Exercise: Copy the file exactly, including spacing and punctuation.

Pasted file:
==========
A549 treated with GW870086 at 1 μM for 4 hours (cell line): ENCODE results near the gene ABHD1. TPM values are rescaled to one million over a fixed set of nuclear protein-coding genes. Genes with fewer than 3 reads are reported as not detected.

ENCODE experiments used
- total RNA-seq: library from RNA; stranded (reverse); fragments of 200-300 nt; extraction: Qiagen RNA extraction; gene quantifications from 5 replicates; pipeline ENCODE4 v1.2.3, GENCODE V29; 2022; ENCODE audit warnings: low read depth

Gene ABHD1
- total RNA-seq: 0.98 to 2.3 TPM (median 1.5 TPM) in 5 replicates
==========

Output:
A549 treated with GW870086 at 1 μM for 4 hours (cell line): ENCODE results near the gene ABHD1. TPM values are rescaled to one million over a fixed set of nuclear protein-coding genes. Genes with fewer than 3 reads are reported as not detected.

ENCODE experiments used
- total RNA-seq: library from RNA; stranded (reverse); fragments of 200-300 nt; extraction: Qiagen RNA extraction; gene quantifications from 5 replicates; pipeline ENCODE4 v1.2.3, GENCODE V29; 2022; ENCODE audit warnings: low read depth

Gene ABHD1
- total RNA-seq: 0.98 to 2.3 TPM (median 1.5 TPM) in 5 replicates